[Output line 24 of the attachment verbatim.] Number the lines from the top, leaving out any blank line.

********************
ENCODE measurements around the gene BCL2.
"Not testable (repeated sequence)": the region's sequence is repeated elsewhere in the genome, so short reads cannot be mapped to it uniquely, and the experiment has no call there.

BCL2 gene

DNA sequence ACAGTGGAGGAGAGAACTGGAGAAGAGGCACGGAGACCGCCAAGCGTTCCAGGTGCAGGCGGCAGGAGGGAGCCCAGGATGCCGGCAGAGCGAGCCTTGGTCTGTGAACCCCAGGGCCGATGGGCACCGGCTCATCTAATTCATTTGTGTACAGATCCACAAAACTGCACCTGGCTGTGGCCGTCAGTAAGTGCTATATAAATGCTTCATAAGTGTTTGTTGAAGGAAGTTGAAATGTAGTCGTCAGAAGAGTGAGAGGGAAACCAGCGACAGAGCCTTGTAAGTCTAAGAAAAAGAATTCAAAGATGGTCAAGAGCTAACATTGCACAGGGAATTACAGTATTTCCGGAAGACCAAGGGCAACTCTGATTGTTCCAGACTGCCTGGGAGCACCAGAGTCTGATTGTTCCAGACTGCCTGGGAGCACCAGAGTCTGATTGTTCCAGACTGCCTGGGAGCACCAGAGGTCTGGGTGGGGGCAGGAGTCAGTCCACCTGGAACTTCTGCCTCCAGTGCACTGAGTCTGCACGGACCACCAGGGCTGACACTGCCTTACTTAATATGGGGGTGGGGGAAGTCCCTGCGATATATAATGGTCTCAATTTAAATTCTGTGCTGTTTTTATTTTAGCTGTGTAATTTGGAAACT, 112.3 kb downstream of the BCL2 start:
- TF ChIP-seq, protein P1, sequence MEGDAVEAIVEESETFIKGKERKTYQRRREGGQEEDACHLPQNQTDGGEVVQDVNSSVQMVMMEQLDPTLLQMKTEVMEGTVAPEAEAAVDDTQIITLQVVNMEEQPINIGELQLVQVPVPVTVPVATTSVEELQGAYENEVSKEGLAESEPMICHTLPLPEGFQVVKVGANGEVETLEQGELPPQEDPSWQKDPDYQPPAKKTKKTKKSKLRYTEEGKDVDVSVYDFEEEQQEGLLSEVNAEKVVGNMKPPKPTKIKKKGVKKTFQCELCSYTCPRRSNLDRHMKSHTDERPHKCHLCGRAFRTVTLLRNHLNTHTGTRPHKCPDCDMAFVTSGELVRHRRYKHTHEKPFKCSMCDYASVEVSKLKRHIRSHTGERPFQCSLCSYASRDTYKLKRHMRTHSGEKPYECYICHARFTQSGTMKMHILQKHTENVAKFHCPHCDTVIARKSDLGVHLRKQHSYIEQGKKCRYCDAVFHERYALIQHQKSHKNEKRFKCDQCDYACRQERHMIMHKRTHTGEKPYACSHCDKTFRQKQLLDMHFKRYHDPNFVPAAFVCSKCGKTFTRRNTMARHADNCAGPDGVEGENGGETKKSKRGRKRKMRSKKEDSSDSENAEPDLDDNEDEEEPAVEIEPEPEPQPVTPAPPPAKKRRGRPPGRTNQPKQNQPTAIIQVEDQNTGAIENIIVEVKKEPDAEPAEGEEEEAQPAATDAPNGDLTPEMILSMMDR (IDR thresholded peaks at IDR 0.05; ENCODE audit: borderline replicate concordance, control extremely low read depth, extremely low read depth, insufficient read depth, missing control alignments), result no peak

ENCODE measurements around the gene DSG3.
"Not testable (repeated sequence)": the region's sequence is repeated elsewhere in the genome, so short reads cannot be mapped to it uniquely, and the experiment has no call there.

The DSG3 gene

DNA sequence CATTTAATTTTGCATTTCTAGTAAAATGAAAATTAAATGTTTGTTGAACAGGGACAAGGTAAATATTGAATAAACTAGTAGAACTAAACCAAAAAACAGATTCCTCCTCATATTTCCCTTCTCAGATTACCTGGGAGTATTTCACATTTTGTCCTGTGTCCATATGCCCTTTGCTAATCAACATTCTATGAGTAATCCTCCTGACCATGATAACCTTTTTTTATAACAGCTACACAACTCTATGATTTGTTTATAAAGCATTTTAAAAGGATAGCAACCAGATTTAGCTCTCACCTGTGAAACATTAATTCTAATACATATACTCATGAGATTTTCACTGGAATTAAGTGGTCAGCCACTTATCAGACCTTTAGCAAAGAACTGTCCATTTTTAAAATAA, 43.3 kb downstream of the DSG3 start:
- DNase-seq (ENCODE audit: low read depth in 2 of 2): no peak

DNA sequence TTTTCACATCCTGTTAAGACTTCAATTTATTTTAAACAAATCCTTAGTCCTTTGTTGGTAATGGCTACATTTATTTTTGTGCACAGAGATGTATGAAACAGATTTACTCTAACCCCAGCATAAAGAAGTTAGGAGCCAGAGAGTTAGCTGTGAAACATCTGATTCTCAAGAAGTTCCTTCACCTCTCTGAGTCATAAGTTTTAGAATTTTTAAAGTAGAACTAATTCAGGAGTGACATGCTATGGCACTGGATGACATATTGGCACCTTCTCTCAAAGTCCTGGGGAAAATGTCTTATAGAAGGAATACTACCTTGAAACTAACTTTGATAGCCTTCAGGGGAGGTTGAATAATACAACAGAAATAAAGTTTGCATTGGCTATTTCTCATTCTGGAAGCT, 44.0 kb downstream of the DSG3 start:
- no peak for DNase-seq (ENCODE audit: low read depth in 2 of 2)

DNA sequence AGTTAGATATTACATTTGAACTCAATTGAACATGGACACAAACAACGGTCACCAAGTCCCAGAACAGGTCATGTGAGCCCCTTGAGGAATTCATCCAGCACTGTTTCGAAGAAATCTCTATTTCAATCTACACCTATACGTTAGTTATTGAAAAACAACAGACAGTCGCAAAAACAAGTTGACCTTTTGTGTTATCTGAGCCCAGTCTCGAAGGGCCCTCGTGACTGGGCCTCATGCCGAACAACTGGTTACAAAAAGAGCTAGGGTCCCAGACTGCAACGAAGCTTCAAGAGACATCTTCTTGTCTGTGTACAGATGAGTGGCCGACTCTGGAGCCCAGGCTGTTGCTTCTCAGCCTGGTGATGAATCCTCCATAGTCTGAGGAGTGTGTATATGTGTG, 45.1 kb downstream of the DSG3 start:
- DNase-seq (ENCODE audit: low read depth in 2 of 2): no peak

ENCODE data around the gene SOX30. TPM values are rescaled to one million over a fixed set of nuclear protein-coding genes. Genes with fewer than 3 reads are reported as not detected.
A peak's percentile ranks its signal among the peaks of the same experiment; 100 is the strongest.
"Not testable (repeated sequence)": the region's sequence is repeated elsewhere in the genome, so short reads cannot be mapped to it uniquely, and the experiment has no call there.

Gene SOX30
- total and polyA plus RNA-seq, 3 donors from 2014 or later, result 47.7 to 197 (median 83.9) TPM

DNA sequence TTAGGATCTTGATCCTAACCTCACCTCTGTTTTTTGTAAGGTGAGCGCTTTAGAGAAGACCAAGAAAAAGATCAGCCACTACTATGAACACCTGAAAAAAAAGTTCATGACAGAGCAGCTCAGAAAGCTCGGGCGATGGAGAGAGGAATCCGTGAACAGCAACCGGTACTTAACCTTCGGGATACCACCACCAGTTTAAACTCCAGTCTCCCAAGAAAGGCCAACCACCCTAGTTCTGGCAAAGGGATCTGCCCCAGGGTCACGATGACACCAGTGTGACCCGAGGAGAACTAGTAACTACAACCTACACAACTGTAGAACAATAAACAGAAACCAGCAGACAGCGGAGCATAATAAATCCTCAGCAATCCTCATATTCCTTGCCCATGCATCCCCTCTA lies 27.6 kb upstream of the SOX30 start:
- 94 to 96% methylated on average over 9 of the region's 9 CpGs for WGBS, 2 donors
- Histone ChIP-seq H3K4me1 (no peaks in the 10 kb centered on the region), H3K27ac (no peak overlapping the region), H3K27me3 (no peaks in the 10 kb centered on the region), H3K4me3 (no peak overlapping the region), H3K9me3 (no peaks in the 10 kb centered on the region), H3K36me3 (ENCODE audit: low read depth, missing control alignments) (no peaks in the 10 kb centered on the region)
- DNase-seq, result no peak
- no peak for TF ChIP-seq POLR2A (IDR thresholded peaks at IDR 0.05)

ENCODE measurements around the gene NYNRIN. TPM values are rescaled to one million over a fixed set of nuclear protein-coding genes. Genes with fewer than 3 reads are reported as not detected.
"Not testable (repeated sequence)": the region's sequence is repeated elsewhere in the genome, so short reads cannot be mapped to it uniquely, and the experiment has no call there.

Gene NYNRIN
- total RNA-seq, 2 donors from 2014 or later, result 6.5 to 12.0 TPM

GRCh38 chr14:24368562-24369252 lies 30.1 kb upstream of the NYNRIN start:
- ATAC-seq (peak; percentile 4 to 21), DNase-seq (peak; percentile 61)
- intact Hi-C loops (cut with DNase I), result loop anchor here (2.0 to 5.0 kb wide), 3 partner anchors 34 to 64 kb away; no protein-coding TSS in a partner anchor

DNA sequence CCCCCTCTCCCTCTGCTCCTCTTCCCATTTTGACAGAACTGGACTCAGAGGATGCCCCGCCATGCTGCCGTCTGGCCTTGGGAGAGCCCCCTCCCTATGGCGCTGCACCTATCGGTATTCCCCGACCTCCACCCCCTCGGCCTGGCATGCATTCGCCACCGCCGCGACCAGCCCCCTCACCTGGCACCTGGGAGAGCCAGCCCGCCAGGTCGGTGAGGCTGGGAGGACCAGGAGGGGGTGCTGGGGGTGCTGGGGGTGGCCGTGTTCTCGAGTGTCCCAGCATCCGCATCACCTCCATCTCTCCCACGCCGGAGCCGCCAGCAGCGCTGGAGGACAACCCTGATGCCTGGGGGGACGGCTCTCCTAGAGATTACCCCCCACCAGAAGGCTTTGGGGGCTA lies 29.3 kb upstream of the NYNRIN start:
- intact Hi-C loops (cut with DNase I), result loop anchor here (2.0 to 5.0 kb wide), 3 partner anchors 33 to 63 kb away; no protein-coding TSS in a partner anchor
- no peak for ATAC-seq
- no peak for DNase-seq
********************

- no peak for TF ChIP-seq POLR2A (IDR thresholded peaks at IDR 0.05)